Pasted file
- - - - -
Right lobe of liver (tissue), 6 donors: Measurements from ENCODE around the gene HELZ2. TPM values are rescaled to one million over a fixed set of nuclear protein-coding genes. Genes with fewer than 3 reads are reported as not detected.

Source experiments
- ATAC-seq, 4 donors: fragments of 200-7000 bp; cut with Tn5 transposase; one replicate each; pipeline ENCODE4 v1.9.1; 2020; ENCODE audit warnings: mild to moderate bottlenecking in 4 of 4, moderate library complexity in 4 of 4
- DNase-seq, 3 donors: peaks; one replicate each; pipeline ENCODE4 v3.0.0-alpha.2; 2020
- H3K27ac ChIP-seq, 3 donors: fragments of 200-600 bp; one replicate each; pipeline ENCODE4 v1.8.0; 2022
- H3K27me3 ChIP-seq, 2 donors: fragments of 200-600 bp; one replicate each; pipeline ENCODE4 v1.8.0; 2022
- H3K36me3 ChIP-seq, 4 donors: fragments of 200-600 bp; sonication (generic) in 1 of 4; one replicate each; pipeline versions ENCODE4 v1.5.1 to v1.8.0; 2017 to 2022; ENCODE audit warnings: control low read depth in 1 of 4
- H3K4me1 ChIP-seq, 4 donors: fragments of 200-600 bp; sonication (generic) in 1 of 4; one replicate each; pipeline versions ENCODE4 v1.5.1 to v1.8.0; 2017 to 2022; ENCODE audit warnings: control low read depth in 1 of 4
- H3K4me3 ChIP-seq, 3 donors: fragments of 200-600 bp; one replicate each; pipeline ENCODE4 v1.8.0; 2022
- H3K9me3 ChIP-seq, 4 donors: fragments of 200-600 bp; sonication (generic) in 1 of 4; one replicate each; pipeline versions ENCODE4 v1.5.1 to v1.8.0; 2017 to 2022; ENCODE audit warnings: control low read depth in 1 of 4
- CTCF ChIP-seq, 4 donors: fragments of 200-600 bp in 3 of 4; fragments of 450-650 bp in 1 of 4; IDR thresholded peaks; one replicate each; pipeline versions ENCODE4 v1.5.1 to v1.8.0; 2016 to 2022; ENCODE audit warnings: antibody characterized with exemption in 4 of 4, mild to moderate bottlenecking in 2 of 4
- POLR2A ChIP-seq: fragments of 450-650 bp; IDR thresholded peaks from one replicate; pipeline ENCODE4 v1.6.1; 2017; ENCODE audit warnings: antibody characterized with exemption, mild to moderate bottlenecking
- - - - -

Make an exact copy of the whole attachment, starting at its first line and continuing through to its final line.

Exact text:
Right lobe of liver (tissue), 6 donors: Measurements from ENCODE around the gene HELZ2. TPM values are rescaled to one million over a fixed set of nuclear protein-coding genes. Genes with fewer than 3 reads are reported as not detected.

Source experiments
- ATAC-seq, 4 donors: fragments of 200-7000 bp; cut with Tn5 transposase; one replicate each; pipeline ENCODE4 v1.9.1; 2020; ENCODE audit warnings: mild to moderate bottlenecking in 4 of 4, moderate library complexity in 4 of 4
- DNase-seq, 3 donors: peaks; one replicate each; pipeline ENCODE4 v3.0.0-alpha.2; 2020
- H3K27ac ChIP-seq, 3 donors: fragments of 200-600 bp; one replicate each; pipeline ENCODE4 v1.8.0; 2022
- H3K27me3 ChIP-seq, 2 donors: fragments of 200-600 bp; one replicate each; pipeline ENCODE4 v1.8.0; 2022
- H3K36me3 ChIP-seq, 4 donors: fragments of 200-600 bp; sonication (generic) in 1 of 4; one replicate each; pipeline versions ENCODE4 v1.5.1 to v1.8.0; 2017 to 2022; ENCODE audit warnings: control low read depth in 1 of 4
- H3K4me1 ChIP-seq, 4 donors: fragments of 200-600 bp; sonication (generic) in 1 of 4; one replicate each; pipeline versions ENCODE4 v1.5.1 to v1.8.0; 2017 to 2022; ENCODE audit warnings: control low read depth in 1 of 4
- H3K4me3 ChIP-seq, 3 donors: fragments of 200-600 bp; one replicate each; pipeline ENCODE4 v1.8.0; 2022
- H3K9me3 ChIP-seq, 4 donors: fragments of 200-600 bp; sonication (generic) in 1 of 4; one replicate each; pipeline versions ENCODE4 v1.5.1 to v1.8.0; 2017 to 2022; ENCODE audit warnings: control low read depth in 1 of 4
- CTCF ChIP-seq, 4 donors: fragments of 200-600 bp in 3 of 4; fragments of 450-650 bp in 1 of 4; IDR thresholded peaks; one replicate each; pipeline versions ENCODE4 v1.5.1 to v1.8.0; 2016 to 2022; ENCODE audit warnings: antibody characterized with exemption in 4 of 4, mild to moderate bottlenecking in 2 of 4
- POLR2A ChIP-seq: fragments of 450-650 bp; IDR thresholded peaks from one replicate; pipeline ENCODE4 v1.6.1; 2017; ENCODE audit warnings: antibody characterized with exemption, mild to moderate bottlenecking